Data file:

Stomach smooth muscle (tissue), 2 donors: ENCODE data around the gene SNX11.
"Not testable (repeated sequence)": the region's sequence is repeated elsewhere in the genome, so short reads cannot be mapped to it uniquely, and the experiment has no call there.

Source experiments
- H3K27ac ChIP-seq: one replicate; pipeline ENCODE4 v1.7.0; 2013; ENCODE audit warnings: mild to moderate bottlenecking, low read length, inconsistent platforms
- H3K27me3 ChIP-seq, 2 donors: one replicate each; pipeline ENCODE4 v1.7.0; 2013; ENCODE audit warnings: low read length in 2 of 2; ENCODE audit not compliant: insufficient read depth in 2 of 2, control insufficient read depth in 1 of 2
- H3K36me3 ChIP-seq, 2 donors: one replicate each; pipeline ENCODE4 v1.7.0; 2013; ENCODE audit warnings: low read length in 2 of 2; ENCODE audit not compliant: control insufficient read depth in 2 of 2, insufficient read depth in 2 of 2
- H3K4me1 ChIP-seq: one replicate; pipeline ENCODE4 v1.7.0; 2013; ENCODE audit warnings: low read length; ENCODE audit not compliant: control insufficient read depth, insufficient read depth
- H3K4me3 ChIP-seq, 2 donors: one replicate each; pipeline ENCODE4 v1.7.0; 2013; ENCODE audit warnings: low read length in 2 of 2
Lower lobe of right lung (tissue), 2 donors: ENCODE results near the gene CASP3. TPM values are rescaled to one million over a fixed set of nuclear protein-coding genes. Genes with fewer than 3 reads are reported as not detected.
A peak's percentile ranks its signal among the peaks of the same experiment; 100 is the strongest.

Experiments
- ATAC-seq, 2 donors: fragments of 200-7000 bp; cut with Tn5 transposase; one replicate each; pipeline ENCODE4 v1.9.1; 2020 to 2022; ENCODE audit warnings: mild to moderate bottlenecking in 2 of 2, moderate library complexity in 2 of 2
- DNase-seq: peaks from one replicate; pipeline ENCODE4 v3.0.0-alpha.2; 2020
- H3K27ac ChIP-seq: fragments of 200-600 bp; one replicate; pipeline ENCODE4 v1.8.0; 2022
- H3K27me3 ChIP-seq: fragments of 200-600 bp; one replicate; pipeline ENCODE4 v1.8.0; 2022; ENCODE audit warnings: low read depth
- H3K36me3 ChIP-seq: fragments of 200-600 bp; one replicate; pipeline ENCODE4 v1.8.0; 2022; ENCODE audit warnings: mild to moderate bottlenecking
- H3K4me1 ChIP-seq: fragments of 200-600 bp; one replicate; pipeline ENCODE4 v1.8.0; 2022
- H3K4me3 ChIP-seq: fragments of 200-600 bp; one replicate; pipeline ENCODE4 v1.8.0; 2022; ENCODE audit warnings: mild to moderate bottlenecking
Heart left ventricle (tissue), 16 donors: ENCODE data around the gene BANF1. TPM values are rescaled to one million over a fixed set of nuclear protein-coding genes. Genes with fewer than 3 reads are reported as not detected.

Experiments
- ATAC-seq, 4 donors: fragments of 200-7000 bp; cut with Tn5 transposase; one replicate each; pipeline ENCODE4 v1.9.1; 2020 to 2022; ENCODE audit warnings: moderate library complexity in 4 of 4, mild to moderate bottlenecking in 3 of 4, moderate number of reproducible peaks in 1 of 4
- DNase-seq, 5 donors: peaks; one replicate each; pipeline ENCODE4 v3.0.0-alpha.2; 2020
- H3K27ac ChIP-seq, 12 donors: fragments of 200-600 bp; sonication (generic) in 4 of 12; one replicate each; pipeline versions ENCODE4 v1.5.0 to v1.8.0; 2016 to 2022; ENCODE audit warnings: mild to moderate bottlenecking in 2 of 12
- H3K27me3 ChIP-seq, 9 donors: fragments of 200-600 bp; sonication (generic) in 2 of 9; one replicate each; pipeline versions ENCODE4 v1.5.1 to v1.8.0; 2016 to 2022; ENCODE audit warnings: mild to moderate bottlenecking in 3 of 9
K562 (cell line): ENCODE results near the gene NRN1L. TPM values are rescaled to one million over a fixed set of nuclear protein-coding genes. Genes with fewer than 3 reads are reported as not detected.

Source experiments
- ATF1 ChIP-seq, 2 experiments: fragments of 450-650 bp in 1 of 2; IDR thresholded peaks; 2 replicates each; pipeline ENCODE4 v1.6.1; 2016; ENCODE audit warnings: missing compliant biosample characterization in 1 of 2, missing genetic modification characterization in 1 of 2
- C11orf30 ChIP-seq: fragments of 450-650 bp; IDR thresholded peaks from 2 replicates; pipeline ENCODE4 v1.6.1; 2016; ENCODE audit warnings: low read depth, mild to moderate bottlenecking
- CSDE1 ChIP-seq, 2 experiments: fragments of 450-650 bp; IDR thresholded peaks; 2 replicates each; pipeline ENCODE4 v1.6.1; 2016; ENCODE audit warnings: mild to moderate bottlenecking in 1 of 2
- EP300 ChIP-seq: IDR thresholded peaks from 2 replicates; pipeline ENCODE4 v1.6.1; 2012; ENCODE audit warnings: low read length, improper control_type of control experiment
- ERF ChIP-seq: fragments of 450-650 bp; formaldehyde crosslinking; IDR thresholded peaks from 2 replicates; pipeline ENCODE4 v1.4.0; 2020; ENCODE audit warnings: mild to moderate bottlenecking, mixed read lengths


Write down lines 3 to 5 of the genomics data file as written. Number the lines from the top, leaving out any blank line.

Source experiments
- H3K27ac ChIP-seq: one replicate; pipeline ENCODE4 v1.7.0; 2013; ENCODE audit warnings: mild to moderate bottlenecking, low read length, inconsistent platforms
- H3K27me3 ChIP-seq, 2 donors: one replicate each; pipeline ENCODE4 v1.7.0; 2013; ENCODE audit warnings: low read length in 2 of 2; ENCODE audit not compliant: insufficient read depth in 2 of 2, control insufficient read depth in 1 of 2